Kulturforum

After being overwhelmed by the impressive collection of the Pergamon Museum, we visited today the Kulturforum at the Potsdammer Strasse. The square in front of the Kulturforum resembles a marmored hillslope with a few square granite blocks to mark off the outside edges. The inside of the entry is very conveniently arranged, but despite the easy division in the Gemaldegalerie to the left, the Kupferstichkabinett straight in front of the entrance and the Gewerbemuseum to the left, your first impression is that you are lost, that you must have entered the rear entrance to an office building. The entrances to the three musea are hidden in the corners, no draw effect on the visitor occurs.

We first visit the Ernst Ludwig Kirchner exhibition in the Kupferstichkabinett. The exhibit contains an overview of sketches, drawings and woodcuts. Kircher’s drawings or rather sketches are inspiring, they radiate a certain playfulness and joy with which the artist observes the model, event or scenery. But his woodcuts quickly become schizofrenic by the nature of the technique alone, emphasized by the black and white color scheme.

Gemäldegalerie
Italian Paintings of the 13th to 16th century: Giotto, Raffael, Martini, Botticelli, Tizian, Masaccio
St. Sebastian. 1474, Botticelli
Madonna and Child with Eight Angels (Tondo Raczynski). c.1478, Botticelli
Virgin and Child Enthroned between Saint John the Baptist and Saint John the Evangelist (Bardi altarpiece). 1484. Tempera on panel., Botticelli
The Death of the Virgin. c.1310. Tempera on panel., Giotto
The Entombment. c. 1315 (or later). Part of the Orsini Polyptych. Tempera on wood, Simone Martini
Architektonische Vedute, um 1490/1500, Franceso di Giorgio Martini
European paintings of the 13th to 18th century: Botticelli
German Paintings of the 13th to 16th century: Dürer, Hollbein, Cranach the Younger and Cranach the Elder

The waiting time for the line in front of the Neue Nationalgalerie for the MoMA exhibition seems well over an hour, and I certainly don’t feel like standing in line for anything in life (if not absolutely necessary).
On our way to the Reichstag we cut through the Tiergarten, and stop at the Monument for the Sowiet Soldiers who liberated Berlin. The pilar on which the Russian Soldier stands in the middle of the monument was constructed of the marmor of the Reichschancelor House of Adolf Hitler. The two tanks that flank the arms of the monument are said to have been the first two tanks to enter into Berlin. ON the left one a large number 200 is painted, the left is number 300. It sounds too perfect to be true, so true that it must be the absolute historical Soviet truth. The monument is nevertheless as justifiable as it is impressive. The historical truth is often shaped after the true facts have been reconstructed in what’s admissable for our memory. My memorable sense of estethicism is affected by the idea of the immense sacrifice Stalin ordered the Russian people to make at his command.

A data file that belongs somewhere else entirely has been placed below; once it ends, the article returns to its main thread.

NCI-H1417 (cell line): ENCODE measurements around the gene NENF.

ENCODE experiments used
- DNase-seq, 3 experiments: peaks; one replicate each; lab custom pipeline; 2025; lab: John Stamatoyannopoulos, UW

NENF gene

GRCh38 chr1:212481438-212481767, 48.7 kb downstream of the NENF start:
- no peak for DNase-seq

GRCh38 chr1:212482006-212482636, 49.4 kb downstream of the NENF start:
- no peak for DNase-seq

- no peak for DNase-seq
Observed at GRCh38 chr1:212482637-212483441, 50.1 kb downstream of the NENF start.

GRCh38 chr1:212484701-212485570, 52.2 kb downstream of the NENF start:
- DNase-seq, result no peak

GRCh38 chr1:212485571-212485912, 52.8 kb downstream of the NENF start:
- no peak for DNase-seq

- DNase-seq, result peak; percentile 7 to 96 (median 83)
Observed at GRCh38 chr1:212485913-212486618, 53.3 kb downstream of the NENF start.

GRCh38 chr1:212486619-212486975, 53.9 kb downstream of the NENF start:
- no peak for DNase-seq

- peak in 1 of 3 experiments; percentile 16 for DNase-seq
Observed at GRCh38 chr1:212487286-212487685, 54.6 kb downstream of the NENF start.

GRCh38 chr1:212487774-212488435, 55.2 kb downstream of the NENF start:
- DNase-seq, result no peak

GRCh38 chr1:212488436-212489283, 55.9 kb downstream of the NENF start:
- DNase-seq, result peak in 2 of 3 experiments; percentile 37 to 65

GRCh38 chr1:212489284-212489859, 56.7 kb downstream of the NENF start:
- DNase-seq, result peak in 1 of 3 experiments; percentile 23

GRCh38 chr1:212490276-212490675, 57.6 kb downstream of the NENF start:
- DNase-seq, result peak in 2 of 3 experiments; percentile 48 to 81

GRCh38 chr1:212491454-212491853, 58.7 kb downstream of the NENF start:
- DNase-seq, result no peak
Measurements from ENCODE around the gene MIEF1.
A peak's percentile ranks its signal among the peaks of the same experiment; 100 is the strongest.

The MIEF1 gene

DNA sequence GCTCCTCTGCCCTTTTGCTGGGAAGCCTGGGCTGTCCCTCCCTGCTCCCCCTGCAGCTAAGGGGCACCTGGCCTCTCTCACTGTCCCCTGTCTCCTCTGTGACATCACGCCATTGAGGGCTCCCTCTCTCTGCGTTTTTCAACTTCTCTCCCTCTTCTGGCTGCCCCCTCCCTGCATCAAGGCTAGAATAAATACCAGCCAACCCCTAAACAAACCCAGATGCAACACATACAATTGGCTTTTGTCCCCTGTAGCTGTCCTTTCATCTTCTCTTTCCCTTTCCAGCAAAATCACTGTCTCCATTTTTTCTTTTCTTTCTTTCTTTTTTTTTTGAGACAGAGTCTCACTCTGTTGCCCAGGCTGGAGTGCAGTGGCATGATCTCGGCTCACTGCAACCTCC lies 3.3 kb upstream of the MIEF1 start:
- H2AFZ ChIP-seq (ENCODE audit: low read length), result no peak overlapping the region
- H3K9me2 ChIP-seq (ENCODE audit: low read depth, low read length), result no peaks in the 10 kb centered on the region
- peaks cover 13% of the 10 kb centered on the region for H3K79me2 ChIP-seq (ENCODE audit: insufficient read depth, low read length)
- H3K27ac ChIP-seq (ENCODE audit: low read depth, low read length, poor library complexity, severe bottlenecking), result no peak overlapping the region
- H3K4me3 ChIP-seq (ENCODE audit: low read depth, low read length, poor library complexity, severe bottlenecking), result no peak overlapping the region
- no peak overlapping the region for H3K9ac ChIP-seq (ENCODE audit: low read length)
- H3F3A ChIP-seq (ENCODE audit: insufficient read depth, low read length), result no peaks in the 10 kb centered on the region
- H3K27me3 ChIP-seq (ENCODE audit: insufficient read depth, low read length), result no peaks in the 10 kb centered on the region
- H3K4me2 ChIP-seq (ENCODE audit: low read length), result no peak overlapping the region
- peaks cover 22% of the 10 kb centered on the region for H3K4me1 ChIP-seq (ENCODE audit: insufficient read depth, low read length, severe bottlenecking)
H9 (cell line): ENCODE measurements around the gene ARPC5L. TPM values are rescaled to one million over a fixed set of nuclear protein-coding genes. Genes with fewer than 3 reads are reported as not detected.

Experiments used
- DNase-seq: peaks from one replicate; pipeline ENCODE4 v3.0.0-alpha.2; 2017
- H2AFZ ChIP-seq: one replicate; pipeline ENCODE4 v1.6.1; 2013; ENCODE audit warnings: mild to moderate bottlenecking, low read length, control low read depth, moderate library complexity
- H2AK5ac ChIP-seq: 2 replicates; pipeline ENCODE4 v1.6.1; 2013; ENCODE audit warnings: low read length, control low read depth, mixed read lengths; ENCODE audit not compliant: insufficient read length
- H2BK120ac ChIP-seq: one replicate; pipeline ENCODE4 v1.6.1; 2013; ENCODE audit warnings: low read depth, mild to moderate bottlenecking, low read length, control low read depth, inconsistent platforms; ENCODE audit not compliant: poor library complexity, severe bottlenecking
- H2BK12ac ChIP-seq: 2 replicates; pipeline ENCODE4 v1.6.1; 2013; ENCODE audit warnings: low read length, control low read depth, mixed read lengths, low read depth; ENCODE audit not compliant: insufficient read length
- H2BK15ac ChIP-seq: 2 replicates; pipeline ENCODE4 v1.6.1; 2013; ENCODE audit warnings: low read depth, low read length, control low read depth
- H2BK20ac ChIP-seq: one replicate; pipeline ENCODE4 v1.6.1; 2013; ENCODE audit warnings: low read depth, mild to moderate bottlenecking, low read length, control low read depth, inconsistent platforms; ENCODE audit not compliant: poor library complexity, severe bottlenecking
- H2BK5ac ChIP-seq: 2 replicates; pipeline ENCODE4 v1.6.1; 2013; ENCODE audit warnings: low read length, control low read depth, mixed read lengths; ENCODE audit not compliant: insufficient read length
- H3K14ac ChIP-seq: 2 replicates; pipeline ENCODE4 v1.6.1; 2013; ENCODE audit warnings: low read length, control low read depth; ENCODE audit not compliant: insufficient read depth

We walk around the monument and pass the new Reichschancellor building on our left, a beautiful example of post-modern arhcitecture that more and more tries to get out of the grip of modernism without being able to leave behind its premisses.
The waiting time for the Reichstag and the Reichtag’s Dome is even almost two hours, and this seems just absolutely ridiculous, I pass by on this attraction.

The estrangement of the city, the urban environment that refuses to let me root, it is this absence of social commitment which is mirroring my deepest yearning, this asceticism of the anima, which in the spiritual context needs the religious or symbolic representation in the father, the holy spirit or other intermediates, finds in the city the material representation. If I live in Amsterdam, New York or Berlin, the different localities do not more than to prove the cultural irrelevance of the urban context, but it is the structure of the city itself, the concrete, the brick, the plaster, the repetition and anonimity, the endless faces that belong to no one. The forgetfulness of the city is deeply engrained in my being.

Print Friendly, PDF & Email

Leave a Reply

Your email address will not be published. Required fields are marked *